During both the First and Second World Wars it was the duty of all captured Allied officers to attempt to escape. And many did, indeed, try to obey this unwritten rule. History books are full of tales of daring-do and audacious break-outs, often carried out right under the nose of the enemy. A few remarkable individuals even managed to get back home and return to active service. None, however, could ever hope to match Henri Giraud, who not only pulled off a great escape during the First World War but then went and repeated the feat almost three decades later at the height of the Second World War.
Not that anyone who ever knew Henri would have been at all surprised by his exploits. After all, if anyone knew all about escape and evasion, as well as about the duties of an officer in wartime it was him, a man who dedicated his life to serving his native France. As soon as his studies were complete, Henri enrolled at the prestigious Saint-Cyr Military Academy, France’s number one military school, graduating in 1900. With three years of classroom learning under his belt, Henri was posted to North Africa to help the Third Republic hold its colonies in Tunisia and Algeria, a posting that lasted 14 years.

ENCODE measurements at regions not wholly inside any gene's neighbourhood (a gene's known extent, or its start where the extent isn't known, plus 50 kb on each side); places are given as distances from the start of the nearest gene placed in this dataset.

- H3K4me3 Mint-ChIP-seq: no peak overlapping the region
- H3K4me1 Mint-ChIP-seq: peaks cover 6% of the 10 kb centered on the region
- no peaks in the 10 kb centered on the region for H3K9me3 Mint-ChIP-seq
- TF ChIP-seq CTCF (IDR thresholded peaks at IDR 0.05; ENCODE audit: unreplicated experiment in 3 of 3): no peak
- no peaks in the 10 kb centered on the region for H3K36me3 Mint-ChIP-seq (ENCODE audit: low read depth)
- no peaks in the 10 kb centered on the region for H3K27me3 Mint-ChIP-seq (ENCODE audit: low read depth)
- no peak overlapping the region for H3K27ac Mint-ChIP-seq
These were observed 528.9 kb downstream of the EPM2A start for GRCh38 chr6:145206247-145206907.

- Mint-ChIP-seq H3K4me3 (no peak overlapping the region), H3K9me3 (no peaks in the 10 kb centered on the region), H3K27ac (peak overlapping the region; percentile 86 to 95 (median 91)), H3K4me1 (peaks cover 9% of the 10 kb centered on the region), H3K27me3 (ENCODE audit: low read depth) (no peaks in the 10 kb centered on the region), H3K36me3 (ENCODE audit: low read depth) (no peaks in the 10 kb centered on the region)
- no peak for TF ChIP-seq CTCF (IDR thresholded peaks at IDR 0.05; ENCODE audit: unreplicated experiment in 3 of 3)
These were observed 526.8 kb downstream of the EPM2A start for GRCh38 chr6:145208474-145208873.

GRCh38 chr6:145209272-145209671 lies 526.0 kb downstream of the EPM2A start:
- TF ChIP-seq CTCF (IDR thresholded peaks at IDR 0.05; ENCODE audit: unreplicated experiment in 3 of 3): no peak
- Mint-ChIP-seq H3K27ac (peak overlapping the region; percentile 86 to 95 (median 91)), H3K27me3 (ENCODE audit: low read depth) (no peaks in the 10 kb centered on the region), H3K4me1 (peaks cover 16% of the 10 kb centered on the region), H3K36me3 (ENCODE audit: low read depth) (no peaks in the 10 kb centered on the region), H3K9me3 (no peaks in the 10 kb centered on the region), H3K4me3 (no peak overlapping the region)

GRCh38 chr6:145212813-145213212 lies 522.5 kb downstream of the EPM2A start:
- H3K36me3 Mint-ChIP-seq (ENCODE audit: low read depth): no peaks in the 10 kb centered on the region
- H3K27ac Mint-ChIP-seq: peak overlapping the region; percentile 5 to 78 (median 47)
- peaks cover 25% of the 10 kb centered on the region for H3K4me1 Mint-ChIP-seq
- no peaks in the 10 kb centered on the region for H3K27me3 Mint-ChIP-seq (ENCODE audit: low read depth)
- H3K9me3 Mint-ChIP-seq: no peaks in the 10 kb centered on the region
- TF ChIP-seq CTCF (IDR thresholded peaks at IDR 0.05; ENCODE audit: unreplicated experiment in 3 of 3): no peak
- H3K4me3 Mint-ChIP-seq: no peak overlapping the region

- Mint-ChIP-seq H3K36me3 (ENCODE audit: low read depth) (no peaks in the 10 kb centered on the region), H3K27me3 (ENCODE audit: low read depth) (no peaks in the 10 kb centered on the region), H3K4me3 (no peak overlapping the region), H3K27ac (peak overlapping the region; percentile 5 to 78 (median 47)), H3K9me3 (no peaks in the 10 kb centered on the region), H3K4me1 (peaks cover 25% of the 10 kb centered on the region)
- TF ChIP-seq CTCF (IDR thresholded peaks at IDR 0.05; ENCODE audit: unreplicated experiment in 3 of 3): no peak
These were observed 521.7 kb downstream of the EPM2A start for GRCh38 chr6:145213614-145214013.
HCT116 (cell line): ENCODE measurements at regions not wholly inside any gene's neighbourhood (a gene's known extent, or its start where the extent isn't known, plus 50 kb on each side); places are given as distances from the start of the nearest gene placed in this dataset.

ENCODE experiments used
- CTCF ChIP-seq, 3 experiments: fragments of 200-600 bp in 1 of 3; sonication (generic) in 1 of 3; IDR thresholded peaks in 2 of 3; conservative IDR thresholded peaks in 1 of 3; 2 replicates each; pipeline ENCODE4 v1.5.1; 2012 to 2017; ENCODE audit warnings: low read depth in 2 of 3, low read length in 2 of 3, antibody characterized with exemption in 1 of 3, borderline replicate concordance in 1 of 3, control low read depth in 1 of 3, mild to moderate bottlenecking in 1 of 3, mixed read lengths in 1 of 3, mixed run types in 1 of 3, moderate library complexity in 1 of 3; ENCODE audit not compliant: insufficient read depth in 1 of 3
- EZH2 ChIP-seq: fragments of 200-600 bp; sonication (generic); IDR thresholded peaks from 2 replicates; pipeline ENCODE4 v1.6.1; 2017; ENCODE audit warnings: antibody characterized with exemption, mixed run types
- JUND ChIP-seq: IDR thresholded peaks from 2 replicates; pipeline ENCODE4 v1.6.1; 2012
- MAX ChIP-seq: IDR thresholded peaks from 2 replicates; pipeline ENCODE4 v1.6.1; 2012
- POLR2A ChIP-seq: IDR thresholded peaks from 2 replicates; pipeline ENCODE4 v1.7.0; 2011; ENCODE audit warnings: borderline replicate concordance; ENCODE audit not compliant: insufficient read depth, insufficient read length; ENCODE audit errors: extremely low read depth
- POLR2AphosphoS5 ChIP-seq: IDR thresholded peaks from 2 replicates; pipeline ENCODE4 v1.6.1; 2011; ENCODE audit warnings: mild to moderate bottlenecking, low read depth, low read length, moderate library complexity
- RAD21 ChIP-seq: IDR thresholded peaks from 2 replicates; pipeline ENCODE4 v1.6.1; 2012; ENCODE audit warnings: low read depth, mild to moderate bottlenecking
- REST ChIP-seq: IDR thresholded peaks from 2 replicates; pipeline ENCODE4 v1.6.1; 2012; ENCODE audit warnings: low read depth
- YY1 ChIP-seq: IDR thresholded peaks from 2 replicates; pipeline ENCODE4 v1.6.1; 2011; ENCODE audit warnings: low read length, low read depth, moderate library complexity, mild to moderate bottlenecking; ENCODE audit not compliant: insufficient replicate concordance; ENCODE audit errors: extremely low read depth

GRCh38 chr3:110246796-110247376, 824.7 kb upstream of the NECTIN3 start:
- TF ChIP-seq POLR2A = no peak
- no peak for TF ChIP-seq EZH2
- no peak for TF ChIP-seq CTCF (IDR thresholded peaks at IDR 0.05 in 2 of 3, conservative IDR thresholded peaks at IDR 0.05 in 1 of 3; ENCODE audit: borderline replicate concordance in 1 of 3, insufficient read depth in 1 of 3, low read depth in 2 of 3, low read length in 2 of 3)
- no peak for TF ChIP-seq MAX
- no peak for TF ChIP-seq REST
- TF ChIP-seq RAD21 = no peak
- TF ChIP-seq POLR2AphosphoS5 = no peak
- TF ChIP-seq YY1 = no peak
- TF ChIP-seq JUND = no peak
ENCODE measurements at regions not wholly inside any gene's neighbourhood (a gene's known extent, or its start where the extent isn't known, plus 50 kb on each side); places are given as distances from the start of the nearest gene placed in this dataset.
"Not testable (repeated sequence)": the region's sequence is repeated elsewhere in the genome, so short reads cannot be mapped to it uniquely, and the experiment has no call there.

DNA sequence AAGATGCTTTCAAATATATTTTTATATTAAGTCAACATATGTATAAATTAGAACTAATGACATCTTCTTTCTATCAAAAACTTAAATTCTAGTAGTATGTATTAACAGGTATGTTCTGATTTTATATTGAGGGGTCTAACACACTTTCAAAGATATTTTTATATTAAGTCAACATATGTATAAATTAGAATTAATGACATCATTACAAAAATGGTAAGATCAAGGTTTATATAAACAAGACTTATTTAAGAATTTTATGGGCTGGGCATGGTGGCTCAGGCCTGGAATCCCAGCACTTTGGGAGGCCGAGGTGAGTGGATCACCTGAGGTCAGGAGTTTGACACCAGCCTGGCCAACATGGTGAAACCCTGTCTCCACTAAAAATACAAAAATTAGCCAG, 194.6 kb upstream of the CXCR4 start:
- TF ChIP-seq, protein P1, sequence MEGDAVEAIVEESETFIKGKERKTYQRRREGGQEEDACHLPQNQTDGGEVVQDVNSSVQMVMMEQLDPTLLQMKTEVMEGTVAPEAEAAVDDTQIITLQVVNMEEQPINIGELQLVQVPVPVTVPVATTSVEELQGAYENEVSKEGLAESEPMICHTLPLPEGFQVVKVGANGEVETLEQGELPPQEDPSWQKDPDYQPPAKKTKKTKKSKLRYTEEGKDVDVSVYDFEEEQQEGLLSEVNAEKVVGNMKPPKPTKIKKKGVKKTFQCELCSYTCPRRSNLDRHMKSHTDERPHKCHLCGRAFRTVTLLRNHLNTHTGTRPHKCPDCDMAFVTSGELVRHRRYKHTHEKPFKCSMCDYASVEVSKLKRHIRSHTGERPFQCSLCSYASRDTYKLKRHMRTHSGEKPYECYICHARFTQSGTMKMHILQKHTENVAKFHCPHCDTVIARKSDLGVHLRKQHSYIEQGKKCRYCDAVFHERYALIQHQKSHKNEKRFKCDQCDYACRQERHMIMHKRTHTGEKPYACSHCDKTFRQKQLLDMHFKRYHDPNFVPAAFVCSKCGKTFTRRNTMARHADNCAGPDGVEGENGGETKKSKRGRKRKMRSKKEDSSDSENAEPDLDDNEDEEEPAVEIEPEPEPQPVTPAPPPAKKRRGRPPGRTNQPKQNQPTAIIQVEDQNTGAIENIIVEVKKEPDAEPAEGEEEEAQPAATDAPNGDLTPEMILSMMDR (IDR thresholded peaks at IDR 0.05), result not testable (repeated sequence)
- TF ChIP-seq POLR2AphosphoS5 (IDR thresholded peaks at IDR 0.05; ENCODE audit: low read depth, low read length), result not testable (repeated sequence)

Taken Prisoner for the First Time
In 1914, war broke out between France and Germany and Henri was called home. His country had capitulated in the spring of ’14, but by the summer its leaders sensed an opportunity to strike back. The Fifth Army was ordered to launch a counterattack against the German Second Army, led by the feared General von Bulow. Henri, who by now had been promoted to the rank of captain, was tasked with leading his troops, mainly made up of men from North Africa, on a bayonet charge across no-man’s land.
Charging head-on into machine gun posts in the hope of getting close enough to the enemy to engage them in hand-to-hand combat was, as leaders on both sides of the war would soon come to realize, nothing short of suicidal. Nevertheless, despite the overwhelming odds, in August 1914, Captain Giraud led his men ‘over the top’ and into the firing zone, where they were shot down in their thousands.
In all, the French army lost 10,000 men during those two days alone and many more were seriously injured, including Henri himself. Left for dead on the battlefield, he was eventually found by German troops and became one of 2,000 prisoners they took from this battle alone. Along with his compatriots, Henri was transferred to a prisoner-of-war camp across the border in Belgium. Surely his war was over?
Given the seriousness of his injuries, not to mention the fact he had already been serving his country for more than a decade, Henri may have been tempted to sit the rest of the war out. He’d certainly ‘done his bit’ for France. But the career soldier in him wanted to escape, and, thanks to a certain nurse, he didn’t have to wait long for a chance to give his captors the slip…